The impact of family CEO’s ownership and the moderating effect of the second largest owner in private family firms

The impact of family CEO’s ownership and the moderating effect of the second largest owner in... This study explores two ownership issues in private family firms. First, we investigate the relationship between the ownership of family CEOs and firm performance, and postulate that this relationship in private family firms is more complex than the inverted “U” relationship found in public family firms. Second, we predict a potential moderating effect of the second largest owner, who may exert a monitoring role on family CEOs. We focus on private family firms as recent studies show that private family firms have distinct features compared to public family firms, and that findings documented in public family firms may not apply to the ubiquitous, but much less studied, private family firms. We have applied agency theory to develop the two hypotheses, used secondary data on a large sample of private family firms, utilized an adjusted conventional quadratic technique to test the hypotheses, and validated the findings using a second method of piecewise linear specification. The results show that the non-linear relationship between the ownership of family CEOs and firm performance is more complicated than the often-documented inverted “U” shape from public firms. Meanwhile, the second largest owner with a high enough ownership stake can impose a positive moderating effect by mitigating potential agency problems caused by family CEOs. http://www.deepdyve.com/assets/images/DeepDyve-Logo-lg.png Journal of Management & Governance Springer Journals

The impact of family CEO’s ownership and the moderating effect of the second largest owner in private family firms

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Publisher
Springer US
Copyright
Copyright © 2016 by Springer Science+Business Media New York
Subject
Business and Management; Management; Accounting/Auditing; Industrial Organization; Sociology, general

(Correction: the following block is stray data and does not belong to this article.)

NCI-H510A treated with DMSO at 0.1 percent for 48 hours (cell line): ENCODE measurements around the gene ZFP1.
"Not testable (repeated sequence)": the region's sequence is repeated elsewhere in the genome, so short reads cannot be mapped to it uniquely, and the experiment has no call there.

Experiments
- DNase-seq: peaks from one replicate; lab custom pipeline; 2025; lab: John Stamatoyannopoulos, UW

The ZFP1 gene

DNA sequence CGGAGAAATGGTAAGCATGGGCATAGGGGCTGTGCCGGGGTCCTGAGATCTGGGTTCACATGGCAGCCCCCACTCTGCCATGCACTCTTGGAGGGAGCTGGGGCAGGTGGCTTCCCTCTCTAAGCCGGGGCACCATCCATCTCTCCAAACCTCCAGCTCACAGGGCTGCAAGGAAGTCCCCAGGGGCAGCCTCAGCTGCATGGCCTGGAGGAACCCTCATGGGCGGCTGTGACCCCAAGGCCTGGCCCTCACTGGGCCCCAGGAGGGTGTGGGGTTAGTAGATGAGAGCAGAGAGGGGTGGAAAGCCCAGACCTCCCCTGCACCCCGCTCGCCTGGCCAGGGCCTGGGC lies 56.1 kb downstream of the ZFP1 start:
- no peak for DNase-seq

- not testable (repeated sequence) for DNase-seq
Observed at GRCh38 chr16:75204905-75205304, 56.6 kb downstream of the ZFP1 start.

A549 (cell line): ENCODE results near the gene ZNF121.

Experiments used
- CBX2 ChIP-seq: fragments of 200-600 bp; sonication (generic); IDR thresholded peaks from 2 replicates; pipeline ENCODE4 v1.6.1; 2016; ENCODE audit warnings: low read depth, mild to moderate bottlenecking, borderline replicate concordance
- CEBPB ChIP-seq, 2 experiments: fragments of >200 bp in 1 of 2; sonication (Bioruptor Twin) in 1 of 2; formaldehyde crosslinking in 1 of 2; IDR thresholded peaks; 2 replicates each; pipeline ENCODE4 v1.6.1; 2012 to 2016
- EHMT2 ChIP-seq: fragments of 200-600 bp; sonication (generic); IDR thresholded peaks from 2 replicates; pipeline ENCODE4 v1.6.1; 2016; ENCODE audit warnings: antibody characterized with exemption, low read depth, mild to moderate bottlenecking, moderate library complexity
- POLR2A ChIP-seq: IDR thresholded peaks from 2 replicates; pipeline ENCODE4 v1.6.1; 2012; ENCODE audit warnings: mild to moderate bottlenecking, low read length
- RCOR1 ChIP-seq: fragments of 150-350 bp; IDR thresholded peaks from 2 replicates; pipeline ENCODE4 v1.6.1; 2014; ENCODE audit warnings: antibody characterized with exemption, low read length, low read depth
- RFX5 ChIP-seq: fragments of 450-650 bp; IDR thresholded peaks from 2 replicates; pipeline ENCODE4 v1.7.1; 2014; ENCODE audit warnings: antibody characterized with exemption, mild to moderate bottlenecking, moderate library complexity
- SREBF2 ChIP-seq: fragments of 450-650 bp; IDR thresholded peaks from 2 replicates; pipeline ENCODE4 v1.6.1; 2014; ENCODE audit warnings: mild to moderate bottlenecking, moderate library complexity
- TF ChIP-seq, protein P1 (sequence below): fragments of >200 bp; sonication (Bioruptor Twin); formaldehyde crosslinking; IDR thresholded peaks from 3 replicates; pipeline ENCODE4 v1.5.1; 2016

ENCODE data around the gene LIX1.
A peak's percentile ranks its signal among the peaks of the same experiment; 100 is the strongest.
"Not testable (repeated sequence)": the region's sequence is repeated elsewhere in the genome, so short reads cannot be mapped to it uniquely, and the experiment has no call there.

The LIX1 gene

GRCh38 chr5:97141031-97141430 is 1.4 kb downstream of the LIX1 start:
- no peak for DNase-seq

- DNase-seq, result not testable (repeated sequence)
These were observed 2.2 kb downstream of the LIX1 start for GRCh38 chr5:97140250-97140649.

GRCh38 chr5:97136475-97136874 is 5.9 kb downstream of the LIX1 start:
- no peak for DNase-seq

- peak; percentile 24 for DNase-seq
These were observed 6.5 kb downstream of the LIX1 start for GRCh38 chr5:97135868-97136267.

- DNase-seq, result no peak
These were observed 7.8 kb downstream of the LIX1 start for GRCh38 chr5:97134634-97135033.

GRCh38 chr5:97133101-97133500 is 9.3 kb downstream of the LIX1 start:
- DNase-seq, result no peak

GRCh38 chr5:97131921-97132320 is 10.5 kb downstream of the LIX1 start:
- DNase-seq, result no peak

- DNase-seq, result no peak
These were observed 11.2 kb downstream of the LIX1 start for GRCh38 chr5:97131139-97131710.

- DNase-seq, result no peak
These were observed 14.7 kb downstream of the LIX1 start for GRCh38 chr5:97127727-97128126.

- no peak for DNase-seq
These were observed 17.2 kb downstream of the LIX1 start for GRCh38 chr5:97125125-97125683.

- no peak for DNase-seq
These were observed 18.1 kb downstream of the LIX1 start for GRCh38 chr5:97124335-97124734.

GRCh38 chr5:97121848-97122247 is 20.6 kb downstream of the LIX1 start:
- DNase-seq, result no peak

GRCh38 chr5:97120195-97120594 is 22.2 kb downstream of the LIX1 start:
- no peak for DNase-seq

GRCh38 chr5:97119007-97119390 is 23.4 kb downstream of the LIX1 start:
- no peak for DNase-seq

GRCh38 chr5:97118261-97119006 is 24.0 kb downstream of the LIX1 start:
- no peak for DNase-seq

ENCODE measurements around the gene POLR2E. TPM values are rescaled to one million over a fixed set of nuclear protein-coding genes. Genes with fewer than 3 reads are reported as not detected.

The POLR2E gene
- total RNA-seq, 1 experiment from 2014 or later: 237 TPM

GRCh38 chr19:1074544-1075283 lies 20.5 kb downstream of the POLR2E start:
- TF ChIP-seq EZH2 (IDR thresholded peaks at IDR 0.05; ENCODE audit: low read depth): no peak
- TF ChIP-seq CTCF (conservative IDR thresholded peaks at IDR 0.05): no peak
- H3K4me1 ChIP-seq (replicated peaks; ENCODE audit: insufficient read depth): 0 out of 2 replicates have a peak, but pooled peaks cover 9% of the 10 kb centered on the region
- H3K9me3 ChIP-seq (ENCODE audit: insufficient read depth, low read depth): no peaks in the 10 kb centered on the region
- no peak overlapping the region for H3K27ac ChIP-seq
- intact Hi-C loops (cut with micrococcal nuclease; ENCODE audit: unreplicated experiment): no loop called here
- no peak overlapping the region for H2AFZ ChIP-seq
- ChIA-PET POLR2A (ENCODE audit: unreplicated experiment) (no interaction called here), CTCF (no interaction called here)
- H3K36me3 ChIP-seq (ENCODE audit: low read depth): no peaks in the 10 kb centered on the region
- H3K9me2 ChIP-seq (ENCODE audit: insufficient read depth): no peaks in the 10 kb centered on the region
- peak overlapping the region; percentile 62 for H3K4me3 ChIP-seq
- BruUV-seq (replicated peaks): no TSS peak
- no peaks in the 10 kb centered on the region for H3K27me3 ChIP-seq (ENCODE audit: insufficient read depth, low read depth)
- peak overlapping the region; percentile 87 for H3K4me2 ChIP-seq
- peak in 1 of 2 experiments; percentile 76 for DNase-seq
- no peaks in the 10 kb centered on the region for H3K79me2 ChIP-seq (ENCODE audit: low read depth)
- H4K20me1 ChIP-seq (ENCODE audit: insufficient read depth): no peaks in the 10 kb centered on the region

ISSN
1385-3457
eISSN
1572-963X
D.O.I.
10.1007/s10997-016-9355-3
Publisher site
See Article on Publisher Site

Abstract

This study explores two ownership issues in private family firms. First, we investigate the relationship between the ownership of family CEOs and firm performance, and postulate that this relationship in private family firms is more complex than the inverted “U” relationship found in public family firms. Second, we predict a potential moderating effect of the second largest owner, who may exert a monitoring role on family CEOs. We focus on private family firms as recent studies show that private family firms have distinct features compared to public family firms, and that findings documented in public family firms may not apply to the ubiquitous, but much less studied, private family firms. We have applied agency theory to develop the two hypotheses, used secondary data on a large sample of private family firms, utilized an adjusted conventional quadratic technique to test the hypotheses, and validated the findings using a second method of piecewise linear specification. The results show that the non-linear relationship between the ownership of family CEOs and firm performance is more complicated than the often-documented inverted “U” shape from public firms. Meanwhile, the second largest owner with a high enough ownership stake can impose a positive moderating effect by mitigating potential agency problems caused by family CEOs.

Journal

Journal of Management & GovernanceSpringer Journals

Published: Jun 23, 2016

References

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